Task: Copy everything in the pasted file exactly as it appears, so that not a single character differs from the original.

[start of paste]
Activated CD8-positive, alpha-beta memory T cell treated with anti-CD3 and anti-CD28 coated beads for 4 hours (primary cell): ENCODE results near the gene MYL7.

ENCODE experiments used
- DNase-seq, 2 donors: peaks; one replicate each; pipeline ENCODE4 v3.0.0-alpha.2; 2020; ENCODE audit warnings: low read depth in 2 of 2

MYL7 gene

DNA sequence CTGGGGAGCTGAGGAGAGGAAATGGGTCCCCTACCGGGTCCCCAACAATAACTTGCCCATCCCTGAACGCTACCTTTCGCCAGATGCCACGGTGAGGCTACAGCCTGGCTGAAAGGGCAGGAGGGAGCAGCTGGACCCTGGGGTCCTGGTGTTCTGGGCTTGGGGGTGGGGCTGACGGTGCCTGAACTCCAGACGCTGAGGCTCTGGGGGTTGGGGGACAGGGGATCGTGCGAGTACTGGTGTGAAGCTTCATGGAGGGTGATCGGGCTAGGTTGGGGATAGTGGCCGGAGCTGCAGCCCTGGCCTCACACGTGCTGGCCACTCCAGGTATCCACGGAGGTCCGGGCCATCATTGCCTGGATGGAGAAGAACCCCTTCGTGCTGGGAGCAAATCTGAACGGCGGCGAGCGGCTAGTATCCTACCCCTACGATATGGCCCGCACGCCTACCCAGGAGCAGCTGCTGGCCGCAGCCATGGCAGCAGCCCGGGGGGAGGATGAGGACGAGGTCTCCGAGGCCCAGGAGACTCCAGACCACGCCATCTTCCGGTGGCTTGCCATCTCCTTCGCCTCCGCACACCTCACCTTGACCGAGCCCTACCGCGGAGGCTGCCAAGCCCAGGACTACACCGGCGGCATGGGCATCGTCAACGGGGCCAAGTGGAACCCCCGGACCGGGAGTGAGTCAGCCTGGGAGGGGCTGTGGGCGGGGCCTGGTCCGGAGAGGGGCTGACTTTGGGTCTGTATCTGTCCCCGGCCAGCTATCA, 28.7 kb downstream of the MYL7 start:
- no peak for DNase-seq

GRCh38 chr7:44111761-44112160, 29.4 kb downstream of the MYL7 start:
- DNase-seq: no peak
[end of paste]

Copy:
Activated CD8-positive, alpha-beta memory T cell treated with anti-CD3 and anti-CD28 coated beads for 4 hours (primary cell): ENCODE results near the gene MYL7.

ENCODE experiments used
- DNase-seq, 2 donors: peaks; one replicate each; pipeline ENCODE4 v3.0.0-alpha.2; 2020; ENCODE audit warnings: low read depth in 2 of 2

MYL7 gene

DNA sequence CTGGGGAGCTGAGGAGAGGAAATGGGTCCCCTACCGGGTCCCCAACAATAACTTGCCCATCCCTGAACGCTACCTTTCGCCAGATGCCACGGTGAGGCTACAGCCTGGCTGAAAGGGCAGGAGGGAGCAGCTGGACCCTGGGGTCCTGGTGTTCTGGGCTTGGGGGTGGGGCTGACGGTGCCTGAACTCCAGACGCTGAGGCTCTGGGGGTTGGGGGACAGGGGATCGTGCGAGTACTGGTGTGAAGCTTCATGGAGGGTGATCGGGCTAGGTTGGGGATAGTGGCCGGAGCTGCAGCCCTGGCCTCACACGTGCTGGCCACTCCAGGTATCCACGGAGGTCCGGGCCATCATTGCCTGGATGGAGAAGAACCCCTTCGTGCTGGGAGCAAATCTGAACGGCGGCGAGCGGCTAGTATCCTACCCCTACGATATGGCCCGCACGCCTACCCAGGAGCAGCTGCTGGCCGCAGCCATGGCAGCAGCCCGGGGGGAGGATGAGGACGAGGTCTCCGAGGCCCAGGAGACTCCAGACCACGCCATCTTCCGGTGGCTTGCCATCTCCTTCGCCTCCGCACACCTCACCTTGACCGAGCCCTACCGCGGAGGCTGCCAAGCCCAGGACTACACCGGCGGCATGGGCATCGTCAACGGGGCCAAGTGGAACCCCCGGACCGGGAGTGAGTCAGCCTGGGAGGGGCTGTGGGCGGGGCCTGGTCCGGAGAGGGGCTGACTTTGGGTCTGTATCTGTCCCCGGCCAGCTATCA, 28.7 kb downstream of the MYL7 start:
- no peak for DNase-seq

GRCh38 chr7:44111761-44112160, 29.4 kb downstream of the MYL7 start:
- DNase-seq: no peak